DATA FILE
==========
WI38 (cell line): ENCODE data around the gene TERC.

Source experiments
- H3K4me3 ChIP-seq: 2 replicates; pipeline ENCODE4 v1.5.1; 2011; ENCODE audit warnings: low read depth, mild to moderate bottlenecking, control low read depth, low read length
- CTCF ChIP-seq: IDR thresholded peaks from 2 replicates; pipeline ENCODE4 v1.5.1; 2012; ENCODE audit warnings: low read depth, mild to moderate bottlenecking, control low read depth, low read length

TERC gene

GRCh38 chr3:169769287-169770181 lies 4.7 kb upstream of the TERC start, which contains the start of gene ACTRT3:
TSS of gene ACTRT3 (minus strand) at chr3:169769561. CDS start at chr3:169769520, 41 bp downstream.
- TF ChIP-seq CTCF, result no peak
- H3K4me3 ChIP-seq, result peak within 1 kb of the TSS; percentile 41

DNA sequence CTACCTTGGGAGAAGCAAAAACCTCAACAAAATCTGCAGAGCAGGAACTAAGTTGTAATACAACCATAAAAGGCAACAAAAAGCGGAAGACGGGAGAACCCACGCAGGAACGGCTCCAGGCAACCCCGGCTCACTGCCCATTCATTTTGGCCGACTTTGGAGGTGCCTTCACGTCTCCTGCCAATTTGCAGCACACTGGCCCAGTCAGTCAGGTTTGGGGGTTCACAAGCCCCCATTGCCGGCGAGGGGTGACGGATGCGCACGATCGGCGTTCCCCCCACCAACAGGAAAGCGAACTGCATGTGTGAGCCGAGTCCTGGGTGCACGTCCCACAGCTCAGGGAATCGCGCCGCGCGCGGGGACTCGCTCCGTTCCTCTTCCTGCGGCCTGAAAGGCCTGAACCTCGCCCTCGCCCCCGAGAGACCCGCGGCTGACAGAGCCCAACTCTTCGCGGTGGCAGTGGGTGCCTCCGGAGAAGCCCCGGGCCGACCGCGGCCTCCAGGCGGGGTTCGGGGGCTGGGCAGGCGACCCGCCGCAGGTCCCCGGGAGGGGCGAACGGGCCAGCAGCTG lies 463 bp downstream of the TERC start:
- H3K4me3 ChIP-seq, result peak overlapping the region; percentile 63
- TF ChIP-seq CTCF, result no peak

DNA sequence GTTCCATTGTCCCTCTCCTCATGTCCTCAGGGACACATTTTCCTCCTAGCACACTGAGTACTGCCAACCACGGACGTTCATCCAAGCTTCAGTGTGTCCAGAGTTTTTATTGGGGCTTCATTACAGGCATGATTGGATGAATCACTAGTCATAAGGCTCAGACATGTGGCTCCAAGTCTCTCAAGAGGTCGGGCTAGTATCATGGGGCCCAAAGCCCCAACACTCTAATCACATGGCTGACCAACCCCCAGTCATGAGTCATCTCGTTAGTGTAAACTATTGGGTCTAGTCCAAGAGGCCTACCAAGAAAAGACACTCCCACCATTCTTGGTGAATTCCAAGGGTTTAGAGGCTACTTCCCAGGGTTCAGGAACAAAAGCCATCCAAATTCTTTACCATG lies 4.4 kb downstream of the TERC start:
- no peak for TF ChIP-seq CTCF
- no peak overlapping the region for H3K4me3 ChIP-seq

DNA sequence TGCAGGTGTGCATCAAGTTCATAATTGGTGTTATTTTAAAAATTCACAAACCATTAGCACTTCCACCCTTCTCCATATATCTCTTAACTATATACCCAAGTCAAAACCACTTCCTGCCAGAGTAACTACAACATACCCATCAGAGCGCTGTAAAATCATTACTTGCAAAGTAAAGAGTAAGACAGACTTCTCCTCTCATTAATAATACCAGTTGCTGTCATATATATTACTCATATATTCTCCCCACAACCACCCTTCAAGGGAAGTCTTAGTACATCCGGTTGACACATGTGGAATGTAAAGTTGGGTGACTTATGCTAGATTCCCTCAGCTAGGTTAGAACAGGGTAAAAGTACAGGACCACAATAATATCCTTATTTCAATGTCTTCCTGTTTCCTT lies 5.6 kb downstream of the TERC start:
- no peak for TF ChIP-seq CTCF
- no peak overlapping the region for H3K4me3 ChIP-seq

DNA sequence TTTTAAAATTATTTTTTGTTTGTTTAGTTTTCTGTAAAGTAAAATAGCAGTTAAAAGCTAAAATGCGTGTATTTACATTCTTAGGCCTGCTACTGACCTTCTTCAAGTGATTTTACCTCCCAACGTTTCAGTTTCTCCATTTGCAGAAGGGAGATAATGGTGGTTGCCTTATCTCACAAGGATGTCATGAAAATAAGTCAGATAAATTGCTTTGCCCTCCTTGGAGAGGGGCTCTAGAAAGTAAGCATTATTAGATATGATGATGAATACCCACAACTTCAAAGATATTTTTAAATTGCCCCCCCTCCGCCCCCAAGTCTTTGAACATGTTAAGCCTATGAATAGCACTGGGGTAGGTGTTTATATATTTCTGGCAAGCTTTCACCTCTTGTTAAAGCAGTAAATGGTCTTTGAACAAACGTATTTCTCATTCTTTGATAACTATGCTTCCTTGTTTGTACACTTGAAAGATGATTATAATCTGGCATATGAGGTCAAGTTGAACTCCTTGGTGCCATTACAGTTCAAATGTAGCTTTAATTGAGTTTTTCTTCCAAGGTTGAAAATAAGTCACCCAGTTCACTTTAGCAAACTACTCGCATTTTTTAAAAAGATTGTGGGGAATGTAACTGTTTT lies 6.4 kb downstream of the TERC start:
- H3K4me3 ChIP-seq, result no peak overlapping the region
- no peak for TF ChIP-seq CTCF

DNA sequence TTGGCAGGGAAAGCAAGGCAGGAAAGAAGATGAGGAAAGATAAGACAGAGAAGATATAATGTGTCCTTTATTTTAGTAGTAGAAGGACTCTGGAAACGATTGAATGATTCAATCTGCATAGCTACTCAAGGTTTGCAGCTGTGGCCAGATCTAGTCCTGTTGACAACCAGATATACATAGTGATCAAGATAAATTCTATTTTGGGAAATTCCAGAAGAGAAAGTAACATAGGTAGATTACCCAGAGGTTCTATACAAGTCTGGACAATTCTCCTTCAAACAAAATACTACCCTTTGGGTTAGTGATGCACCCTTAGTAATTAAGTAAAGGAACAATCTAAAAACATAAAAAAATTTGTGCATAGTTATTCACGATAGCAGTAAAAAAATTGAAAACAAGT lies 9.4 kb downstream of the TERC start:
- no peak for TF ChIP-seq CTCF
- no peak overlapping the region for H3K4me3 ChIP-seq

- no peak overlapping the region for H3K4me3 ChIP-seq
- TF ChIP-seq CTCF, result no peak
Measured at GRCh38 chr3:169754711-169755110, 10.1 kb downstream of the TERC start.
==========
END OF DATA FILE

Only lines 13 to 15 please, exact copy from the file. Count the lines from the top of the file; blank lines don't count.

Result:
DNA sequence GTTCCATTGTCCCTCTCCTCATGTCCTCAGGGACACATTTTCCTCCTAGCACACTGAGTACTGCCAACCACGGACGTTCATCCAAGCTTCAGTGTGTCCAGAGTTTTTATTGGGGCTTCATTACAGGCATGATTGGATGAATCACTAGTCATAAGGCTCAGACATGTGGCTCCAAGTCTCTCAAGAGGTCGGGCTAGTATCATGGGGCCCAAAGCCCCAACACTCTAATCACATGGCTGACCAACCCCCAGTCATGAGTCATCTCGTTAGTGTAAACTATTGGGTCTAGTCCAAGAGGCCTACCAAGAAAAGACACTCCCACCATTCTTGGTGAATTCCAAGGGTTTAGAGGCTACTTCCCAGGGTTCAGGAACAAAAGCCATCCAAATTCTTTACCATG lies 4.4 kb downstream of the TERC start:
- no peak for TF ChIP-seq CTCF
- no peak overlapping the region for H3K4me3 ChIP-seq